Every Christmas I get a couple of PC games and all I do for a few days is sit and play, thatís great. Usually though I just donít have enough time to play games and Iím too busy making them. The last game I played was Broken Age which I enjoyed. I really also like Zeebarf's games. And Amnita Design games, Carmelgames, and the simplicity of Bontegames is great.
I guess my ultimate inspiration comes from the games I grew up with, such as The Last Ninja, Police Quest, Day of the Tentacle and so on.
As for mobile, I really havenít got into it that much as I work from home and never really have time to pickup a device. The only time I do is for testing purposes these days.

What can we expect from you in the (near) future?

Well hopefully many more Monkey GO Happy games! I'm planning a Monkey GO Happy game for mobile that is much more than just a coffee break game. Iím sure youíll see some progress on that soon. So please when you do, make sure to follow me on Facebook, YouTube or Twitter. Download my mobile games and review and rate them :) It really helps a lot and it lets us developers know weíre on the right track. I read all the comments I can find to learn from them. Itís my reward to know people are loving the games :)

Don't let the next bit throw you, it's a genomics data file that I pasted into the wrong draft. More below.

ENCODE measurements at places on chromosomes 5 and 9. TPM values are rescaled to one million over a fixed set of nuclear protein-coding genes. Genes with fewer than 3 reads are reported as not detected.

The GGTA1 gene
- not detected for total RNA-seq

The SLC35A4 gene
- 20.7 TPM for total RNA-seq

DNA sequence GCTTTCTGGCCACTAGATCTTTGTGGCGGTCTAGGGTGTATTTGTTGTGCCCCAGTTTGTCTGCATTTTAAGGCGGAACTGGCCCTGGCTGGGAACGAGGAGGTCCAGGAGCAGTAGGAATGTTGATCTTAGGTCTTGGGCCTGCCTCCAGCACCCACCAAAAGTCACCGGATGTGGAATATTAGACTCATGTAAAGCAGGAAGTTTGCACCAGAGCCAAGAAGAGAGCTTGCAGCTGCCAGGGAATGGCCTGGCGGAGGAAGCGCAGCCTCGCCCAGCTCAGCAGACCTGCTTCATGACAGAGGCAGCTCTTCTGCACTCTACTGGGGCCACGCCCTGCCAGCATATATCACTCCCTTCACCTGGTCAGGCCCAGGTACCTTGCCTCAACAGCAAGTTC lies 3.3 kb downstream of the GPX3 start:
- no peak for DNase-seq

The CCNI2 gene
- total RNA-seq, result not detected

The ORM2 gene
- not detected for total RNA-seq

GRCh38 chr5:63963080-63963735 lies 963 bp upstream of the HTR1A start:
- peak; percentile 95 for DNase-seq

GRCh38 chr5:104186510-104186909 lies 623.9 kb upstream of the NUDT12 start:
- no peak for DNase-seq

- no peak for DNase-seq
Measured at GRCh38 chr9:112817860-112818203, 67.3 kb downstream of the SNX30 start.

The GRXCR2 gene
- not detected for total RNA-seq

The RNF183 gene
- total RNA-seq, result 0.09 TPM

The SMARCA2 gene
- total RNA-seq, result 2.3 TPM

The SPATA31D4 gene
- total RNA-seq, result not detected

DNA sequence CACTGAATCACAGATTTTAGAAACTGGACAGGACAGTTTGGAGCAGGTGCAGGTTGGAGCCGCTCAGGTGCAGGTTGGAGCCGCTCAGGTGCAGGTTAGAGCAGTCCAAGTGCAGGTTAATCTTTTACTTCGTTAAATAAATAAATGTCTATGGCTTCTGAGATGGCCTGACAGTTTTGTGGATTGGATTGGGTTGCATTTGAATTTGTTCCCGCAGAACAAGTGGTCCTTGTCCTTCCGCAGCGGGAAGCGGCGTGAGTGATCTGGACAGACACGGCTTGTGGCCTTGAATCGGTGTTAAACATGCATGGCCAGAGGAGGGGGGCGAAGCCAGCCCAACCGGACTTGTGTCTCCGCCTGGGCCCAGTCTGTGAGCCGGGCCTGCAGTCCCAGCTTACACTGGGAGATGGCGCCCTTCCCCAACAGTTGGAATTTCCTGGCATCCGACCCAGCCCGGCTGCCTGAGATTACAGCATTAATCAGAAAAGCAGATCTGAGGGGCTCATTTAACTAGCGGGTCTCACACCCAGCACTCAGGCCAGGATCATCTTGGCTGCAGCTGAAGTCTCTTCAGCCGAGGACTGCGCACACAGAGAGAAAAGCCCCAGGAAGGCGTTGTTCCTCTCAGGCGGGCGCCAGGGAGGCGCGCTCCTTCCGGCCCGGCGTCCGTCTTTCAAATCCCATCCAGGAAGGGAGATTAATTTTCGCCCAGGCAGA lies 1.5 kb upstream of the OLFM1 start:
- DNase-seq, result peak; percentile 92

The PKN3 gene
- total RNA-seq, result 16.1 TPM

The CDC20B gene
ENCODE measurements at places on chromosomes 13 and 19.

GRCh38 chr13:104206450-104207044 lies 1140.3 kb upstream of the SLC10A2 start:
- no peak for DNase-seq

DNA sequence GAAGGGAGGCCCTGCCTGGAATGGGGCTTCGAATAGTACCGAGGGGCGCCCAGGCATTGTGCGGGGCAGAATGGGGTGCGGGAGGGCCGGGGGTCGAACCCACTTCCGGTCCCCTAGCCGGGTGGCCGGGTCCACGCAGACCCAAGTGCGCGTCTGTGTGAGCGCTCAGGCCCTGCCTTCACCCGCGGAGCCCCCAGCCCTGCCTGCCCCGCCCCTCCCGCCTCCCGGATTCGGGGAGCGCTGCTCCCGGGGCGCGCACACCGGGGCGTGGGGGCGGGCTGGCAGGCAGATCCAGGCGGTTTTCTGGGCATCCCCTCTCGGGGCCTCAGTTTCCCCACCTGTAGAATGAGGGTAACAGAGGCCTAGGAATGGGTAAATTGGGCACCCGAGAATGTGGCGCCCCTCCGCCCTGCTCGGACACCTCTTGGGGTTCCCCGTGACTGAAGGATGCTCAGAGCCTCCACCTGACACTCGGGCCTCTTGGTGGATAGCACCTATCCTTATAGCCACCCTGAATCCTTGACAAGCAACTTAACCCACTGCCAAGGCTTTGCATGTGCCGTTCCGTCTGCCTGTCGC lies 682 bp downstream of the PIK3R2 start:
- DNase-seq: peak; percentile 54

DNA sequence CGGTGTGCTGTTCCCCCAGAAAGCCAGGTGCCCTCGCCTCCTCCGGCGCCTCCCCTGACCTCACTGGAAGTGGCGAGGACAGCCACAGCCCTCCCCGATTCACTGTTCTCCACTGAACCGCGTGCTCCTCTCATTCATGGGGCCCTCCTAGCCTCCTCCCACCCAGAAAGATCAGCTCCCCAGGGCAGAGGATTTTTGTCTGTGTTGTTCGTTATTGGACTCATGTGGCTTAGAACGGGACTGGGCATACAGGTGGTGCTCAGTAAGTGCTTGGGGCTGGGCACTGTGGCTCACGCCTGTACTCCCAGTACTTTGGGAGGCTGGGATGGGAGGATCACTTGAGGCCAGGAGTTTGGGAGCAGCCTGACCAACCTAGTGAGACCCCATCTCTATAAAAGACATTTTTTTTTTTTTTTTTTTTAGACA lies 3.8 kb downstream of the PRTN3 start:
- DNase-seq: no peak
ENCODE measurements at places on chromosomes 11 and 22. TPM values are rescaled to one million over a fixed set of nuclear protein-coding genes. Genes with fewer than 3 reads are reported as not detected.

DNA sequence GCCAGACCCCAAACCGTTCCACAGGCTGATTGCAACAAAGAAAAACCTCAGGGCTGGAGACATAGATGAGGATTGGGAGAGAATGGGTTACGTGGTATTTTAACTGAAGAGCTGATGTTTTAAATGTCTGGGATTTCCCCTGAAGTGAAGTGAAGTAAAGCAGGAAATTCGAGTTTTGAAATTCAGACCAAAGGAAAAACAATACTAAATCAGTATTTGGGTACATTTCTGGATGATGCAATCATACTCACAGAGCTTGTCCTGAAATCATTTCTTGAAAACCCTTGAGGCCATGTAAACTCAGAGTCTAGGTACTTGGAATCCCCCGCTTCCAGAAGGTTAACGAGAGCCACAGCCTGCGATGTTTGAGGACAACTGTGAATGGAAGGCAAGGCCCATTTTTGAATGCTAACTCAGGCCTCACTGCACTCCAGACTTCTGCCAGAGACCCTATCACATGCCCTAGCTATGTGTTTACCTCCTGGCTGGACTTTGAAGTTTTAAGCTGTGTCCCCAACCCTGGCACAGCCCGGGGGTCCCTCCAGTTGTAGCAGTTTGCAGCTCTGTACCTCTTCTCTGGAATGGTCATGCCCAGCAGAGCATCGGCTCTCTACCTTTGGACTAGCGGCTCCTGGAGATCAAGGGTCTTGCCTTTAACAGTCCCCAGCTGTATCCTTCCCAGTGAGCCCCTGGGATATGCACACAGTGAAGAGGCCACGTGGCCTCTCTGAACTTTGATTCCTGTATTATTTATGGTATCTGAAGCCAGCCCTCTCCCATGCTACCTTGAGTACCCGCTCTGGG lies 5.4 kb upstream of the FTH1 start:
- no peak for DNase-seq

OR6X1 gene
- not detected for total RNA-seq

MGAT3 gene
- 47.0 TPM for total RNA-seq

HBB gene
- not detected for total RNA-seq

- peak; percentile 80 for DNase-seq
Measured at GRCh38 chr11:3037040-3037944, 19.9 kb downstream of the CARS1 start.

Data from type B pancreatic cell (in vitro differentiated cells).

Thanks for the interview Robin!